How Do You Envision Your Retirement Years?

Several years ago, I stopped asking my clients when they wanted to retire. I came to the realization that it was a difficult question to answer. One of the things that initially tipped me off were the responses I would receive. In terms of frequency, the top three were, “tomorrow,” “I have no idea,” and “sometime in my mid-sixties.” Over time, I began to understand that some people don’t want to retire and even those that do, often don’t know exactly when. I also realized that some folks feel like they haven’t prepared well for their future and may feel insecure naming a specific age.

Even though many of my clients found it challenging to pinpoint a specific date for retirement, I still needed to understand what they had in mind so I could help them make decisions that would give them the best chance of living the life they hoped for. With that goal in mind, I started encouraging my clients to envision their future with questions like…

  • How do you envision your sixties, seventies, and eighties? Or your nineties for that matter?
  • What will a typical day look like?
  • How will you fill your time?
  • Will you travel?

These questions seem to be much better at allowing space for conversation and reflection on the topic of retirement. They often lead to more personal and real answers. Not only that, but they also encourage us to consider another topic I’ve been writing about lately. The non-financial aspects of retirement planning and how they are just as important to address as the financial ones.

A few weeks ago, I wrote about Dr. Michael Finke’s three factors, or pillars, that are the strongest predictors of satisfaction and happiness during people’s retirement years. The three distinct pillars are money, health, and relationships. In my Brief that followed, I shared three non-financial, “alternative” investments that I’ve recently made in my health and relationship “portfolios.”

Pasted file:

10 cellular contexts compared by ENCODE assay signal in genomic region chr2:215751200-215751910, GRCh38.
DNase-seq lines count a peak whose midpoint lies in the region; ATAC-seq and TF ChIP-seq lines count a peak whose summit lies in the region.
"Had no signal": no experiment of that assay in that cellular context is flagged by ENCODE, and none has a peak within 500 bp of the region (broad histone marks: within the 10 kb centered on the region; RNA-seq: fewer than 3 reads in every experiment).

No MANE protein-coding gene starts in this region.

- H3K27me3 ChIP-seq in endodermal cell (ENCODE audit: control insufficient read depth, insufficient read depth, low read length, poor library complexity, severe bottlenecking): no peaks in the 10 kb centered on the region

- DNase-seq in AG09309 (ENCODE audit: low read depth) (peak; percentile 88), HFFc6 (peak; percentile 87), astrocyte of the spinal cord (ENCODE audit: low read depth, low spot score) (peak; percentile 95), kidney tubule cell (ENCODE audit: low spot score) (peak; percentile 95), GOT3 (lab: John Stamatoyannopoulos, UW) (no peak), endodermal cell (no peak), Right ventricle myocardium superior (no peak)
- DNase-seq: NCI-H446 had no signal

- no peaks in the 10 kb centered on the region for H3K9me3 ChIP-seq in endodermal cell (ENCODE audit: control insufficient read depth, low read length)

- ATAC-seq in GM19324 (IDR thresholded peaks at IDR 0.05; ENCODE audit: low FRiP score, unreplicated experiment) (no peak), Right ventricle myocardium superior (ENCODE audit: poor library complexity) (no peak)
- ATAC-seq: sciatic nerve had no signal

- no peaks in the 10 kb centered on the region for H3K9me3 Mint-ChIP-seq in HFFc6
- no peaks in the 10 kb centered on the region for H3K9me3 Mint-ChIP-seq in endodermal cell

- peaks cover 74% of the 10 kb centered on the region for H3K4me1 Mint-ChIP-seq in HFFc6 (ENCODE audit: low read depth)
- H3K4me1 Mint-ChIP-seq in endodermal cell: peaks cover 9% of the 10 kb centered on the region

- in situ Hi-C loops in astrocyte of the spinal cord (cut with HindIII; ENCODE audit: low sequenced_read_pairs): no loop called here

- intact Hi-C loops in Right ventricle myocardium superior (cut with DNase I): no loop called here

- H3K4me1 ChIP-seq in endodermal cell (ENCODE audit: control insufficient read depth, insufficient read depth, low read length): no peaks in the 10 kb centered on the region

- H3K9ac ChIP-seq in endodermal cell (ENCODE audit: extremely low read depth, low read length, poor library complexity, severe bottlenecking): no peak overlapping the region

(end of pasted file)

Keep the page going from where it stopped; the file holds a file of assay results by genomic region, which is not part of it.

This week, as I was completing some professional education, I came across this list of suggestions for navigating a successful retirement.

The most successful people in retirement are those who…

  • Successfully replaced their work identity.
  • Found a way to fill their time.
  • Stayed relevant and connected.
  • Remained mentally and physically active.
  • Found an avenue to express their spiritual beliefs.
  • Felt financially secure.

Many of us have a written plan for how we’ll tackle the financial aspects of our retirement years, but how many of us have a plan for how we’ll address the other important details of our non-working years? Perhaps some new questions are in order?

  • How will you replace your work identity.
  • How will you stay relevant and connected.
  • How will you remain mentally and physically active.
  • How will you express your spiritual beliefs.

These are important topics to explore prior to and even during our retirement years. Having a plan in place to address them will not only make the transition to retirement easier but also lead to a more fulfilling post-employment life. So, how do you envision your sixties, seventies, and eighties?

Our team at Beacon would love to help you address the financial and non-financial aspects of your future years. Let us know if you’d like to chat.


The content above is for informational and educational purposes only. The links and graphs are being provided as a convenience; they do not constitute an endorsement or an approval by Beacon Wealthcare, nor does Beacon guarantee the accuracy of the information.

Geoff Hall, CFP®
[email protected]

My wife, Crystal, and I have been married for 11 years and have two kids, Cooper (10) and Rhodes (8.) When I’m not spending time with them you might find me downtown serving at our church, pushing my limits during a mountain bike ride or having coffee with a friend in the Five Points area. I've been a financial advisor for 29 years and I'm thankful for the privilege of shepherding my family of clients through the ups and down of the markets, and of life for that matter.